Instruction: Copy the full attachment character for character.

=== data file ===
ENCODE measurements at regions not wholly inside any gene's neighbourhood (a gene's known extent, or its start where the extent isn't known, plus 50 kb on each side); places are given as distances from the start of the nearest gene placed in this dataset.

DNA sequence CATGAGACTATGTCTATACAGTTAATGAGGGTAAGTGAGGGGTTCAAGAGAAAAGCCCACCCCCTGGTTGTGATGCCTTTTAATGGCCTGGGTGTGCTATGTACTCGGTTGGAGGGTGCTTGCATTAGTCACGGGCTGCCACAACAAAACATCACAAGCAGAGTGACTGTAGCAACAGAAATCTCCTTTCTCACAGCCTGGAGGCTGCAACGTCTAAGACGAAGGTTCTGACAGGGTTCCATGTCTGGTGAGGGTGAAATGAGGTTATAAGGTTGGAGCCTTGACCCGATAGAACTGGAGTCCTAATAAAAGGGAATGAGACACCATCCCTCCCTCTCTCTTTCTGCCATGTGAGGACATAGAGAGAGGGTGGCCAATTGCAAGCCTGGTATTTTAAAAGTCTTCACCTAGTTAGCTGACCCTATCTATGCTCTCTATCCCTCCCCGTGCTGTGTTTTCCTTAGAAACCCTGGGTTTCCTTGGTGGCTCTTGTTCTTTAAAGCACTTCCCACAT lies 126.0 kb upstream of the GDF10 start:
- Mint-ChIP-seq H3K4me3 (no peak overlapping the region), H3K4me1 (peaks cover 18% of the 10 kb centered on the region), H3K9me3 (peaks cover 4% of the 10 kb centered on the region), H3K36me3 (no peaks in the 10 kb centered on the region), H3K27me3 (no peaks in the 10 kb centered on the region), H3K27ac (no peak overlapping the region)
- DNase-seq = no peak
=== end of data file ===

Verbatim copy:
ENCODE measurements at regions not wholly inside any gene's neighbourhood (a gene's known extent, or its start where the extent isn't known, plus 50 kb on each side); places are given as distances from the start of the nearest gene placed in this dataset.

DNA sequence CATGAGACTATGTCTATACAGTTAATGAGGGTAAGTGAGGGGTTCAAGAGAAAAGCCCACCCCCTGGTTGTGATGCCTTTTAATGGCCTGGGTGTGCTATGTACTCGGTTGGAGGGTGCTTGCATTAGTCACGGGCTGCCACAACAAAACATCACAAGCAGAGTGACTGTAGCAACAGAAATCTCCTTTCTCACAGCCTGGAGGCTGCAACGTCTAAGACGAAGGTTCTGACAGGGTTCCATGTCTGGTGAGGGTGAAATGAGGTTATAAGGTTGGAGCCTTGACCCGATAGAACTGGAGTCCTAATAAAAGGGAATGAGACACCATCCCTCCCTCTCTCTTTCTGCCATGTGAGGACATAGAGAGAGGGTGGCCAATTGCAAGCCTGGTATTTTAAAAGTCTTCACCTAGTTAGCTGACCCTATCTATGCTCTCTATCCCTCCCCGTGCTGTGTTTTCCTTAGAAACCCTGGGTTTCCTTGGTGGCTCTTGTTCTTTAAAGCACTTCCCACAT lies 126.0 kb upstream of the GDF10 start:
- Mint-ChIP-seq H3K4me3 (no peak overlapping the region), H3K4me1 (peaks cover 18% of the 10 kb centered on the region), H3K9me3 (peaks cover 4% of the 10 kb centered on the region), H3K36me3 (no peaks in the 10 kb centered on the region), H3K27me3 (no peaks in the 10 kb centered on the region), H3K27ac (no peak overlapping the region)
- DNase-seq = no peak